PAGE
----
Elbowing its way through the global recession and onto the front page today is a New York Times story about what professionals call “elderspeak – the sweetly belittling form of address that has always rankled older people.”
It already drives me nuts to be addressed as “young lady”, and “dearie” lurks. This language does more than insult: it reinforces stereotypes of incapacity and incompetence. Unless the “sweeties and “honeys” push back, they internalize these negative images. That, according to Becca Levy of Yale University, leads to poorer health, “including lower rates of survival.”
Levy’s long-term survey of 660 people over age 50 in a small Ohio town found that “those who had positive perceptions of aging lived an average of 7.5 years longer, a bigger increase than that associated with exercising or not smoking.” That’s a significant testament to the power of positive (or negative) thinking. Mild to moderate dementia confers no immunity. A separate study conducted in a nursing home showed residents with Alzheimer’s reacting aggressively to infantilizing language.
My favorite insult was reported by Bill Bonner, 69, of Meridian, Idaho, who was recently asked, “Who did you used to be?” Instead of replying “an attorney, judge, social worker, and spiritual guidance counselor,” he tossed the ball back with the response, “I am a human being who cares about others.” Those who haven’t gotten around to retiring will have their snappy answers at the ready.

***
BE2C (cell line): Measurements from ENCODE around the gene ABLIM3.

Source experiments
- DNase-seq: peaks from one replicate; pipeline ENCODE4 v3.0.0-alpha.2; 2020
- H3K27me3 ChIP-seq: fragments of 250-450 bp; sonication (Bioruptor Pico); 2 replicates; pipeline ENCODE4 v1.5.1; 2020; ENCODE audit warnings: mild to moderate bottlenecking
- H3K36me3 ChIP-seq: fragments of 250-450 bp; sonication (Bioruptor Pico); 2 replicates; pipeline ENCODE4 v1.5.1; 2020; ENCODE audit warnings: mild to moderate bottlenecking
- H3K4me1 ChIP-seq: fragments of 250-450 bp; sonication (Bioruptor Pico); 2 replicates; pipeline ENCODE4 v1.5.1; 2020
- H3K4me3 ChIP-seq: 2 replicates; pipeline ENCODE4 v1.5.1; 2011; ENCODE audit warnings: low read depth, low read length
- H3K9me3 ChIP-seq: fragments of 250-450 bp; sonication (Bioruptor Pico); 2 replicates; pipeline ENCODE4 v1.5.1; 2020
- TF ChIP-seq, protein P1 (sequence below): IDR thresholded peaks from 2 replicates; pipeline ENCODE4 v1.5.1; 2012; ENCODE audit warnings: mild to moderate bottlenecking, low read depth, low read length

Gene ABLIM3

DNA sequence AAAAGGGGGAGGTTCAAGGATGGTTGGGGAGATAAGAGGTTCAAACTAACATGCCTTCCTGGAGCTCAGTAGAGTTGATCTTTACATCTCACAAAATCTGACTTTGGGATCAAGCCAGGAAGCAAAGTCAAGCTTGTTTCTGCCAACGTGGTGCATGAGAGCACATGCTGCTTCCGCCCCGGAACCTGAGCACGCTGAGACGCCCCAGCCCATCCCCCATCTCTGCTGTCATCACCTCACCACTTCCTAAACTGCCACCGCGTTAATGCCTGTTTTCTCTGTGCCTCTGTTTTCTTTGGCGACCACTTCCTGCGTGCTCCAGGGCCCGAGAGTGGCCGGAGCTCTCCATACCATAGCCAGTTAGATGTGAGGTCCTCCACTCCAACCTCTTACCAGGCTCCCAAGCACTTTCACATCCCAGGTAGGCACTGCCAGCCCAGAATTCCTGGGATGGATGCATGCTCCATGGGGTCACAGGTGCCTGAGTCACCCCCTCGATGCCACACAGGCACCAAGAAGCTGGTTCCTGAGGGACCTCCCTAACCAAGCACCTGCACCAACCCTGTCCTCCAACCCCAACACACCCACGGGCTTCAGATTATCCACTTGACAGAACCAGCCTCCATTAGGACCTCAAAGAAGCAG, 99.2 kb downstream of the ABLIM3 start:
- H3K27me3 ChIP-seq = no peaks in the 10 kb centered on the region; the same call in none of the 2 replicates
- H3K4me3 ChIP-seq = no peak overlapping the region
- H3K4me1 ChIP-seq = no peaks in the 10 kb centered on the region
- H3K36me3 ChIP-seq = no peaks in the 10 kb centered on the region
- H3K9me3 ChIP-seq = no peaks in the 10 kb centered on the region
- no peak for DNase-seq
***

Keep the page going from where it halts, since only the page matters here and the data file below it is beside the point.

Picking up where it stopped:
One thought on “Condescension kills”
Half the Letters to the Editor in Sunday’s New York Times applauded this story. Several commented perceptively on the generational underpinnings of "elderspeak." "I believe that the people who heap these endearments upon us are readting to their own fears of aging in a youth-oriented culture," wrote Constance Kelly. "Let’s understand, however, that we ourselves unconsiously resort to put-downs when we talk about having senior moments or when we joke about failing memories or other diminishing capabilities. Studies have found that comments like these can be self-fulfilling prophecies — and that’s surely worth remembering," chides Ed Grimm. No kidding. Wising up to our own internalized ageism is the first step in combatting it in the culture at large.